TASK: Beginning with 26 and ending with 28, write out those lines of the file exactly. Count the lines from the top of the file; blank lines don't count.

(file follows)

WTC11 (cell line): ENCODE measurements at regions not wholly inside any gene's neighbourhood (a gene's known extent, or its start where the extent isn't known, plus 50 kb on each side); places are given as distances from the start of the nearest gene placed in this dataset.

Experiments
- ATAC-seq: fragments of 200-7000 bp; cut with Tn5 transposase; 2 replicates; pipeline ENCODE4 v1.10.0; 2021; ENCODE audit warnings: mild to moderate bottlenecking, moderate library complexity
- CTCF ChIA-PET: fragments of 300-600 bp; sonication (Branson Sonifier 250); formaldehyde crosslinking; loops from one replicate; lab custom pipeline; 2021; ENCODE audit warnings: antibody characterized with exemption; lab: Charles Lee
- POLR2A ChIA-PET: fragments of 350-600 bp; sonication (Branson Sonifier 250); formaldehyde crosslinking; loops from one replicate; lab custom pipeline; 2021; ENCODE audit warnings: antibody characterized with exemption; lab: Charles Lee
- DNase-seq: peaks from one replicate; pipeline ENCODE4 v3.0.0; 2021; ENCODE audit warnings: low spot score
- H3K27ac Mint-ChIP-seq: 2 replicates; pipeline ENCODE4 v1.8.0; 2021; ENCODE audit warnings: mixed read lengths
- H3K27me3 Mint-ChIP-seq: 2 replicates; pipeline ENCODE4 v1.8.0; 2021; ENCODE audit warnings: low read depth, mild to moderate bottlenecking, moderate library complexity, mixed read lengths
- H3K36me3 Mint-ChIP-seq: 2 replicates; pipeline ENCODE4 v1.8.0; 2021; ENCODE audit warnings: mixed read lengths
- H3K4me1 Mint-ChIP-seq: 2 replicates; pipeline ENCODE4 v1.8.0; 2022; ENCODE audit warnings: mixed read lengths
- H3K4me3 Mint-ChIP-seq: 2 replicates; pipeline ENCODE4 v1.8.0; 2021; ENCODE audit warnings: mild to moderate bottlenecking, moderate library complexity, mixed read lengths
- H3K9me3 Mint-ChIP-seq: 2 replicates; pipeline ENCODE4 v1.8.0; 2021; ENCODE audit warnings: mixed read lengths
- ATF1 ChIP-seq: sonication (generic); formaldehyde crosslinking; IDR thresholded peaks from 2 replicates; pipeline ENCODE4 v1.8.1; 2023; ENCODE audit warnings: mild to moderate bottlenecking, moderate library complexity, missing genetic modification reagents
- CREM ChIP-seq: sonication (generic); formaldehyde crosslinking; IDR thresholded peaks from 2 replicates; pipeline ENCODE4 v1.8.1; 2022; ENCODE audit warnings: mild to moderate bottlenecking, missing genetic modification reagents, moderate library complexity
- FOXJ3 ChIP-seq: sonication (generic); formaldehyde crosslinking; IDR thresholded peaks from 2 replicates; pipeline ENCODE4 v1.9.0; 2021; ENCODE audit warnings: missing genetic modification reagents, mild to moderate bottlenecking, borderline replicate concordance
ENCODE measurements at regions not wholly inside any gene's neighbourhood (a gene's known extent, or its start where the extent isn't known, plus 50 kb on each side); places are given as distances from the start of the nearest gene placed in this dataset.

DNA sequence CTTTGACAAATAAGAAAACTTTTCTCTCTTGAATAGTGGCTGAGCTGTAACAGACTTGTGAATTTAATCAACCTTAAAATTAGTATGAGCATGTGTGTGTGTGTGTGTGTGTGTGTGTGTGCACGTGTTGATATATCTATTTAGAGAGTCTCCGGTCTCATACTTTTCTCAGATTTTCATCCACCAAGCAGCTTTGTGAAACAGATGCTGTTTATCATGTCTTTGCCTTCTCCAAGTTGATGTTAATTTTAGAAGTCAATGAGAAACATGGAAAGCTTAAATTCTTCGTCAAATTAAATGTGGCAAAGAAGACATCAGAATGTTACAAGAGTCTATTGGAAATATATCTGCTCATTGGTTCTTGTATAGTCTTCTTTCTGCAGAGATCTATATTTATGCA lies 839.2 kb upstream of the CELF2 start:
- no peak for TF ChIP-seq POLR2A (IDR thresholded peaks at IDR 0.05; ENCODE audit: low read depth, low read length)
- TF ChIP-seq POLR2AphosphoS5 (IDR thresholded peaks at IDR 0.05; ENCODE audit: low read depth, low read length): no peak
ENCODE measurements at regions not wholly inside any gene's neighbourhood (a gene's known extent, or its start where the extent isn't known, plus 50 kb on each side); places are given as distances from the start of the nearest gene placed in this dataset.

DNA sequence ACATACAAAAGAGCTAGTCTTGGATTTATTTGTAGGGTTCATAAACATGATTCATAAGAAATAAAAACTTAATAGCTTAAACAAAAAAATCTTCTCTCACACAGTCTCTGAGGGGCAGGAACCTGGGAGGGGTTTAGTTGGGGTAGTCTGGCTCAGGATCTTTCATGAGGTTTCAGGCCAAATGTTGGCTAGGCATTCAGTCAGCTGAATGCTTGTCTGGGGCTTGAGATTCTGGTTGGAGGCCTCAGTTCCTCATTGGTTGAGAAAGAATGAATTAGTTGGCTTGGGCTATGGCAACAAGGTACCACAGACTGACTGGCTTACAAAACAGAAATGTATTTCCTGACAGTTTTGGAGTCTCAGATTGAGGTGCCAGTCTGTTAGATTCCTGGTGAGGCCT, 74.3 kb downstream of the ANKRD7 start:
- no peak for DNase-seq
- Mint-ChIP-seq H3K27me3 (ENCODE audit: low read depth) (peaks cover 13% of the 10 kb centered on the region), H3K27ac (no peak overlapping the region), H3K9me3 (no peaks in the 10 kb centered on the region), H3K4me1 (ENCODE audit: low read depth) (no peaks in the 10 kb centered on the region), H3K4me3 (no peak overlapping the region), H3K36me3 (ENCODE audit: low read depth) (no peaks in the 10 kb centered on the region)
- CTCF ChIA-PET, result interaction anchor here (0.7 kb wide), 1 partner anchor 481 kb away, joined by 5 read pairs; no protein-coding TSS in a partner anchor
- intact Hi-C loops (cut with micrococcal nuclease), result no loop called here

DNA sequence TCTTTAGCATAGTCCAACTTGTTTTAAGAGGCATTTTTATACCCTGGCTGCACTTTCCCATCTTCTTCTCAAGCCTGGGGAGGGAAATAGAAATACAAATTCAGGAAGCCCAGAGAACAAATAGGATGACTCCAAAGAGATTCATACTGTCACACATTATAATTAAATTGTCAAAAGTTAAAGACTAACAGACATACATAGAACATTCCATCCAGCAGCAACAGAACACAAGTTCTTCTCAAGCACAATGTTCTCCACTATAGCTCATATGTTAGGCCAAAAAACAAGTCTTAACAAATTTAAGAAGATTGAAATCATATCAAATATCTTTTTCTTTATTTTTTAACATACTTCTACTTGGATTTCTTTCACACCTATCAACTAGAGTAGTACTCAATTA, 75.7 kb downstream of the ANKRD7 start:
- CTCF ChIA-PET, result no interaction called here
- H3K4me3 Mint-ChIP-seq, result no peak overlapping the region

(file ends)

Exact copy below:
DNA sequence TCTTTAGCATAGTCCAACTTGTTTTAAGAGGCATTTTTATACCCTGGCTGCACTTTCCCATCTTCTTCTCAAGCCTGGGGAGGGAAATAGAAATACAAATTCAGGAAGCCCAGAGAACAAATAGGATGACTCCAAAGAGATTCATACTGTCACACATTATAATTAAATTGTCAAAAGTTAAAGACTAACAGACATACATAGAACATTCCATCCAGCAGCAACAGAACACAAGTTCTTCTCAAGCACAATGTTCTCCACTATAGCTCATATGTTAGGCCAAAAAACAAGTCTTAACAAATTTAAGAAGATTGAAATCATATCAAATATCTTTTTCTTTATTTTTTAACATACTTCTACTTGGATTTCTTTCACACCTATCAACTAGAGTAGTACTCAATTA, 75.7 kb downstream of the ANKRD7 start:
- CTCF ChIA-PET, result no interaction called here
- H3K4me3 Mint-ChIP-seq, result no peak overlapping the region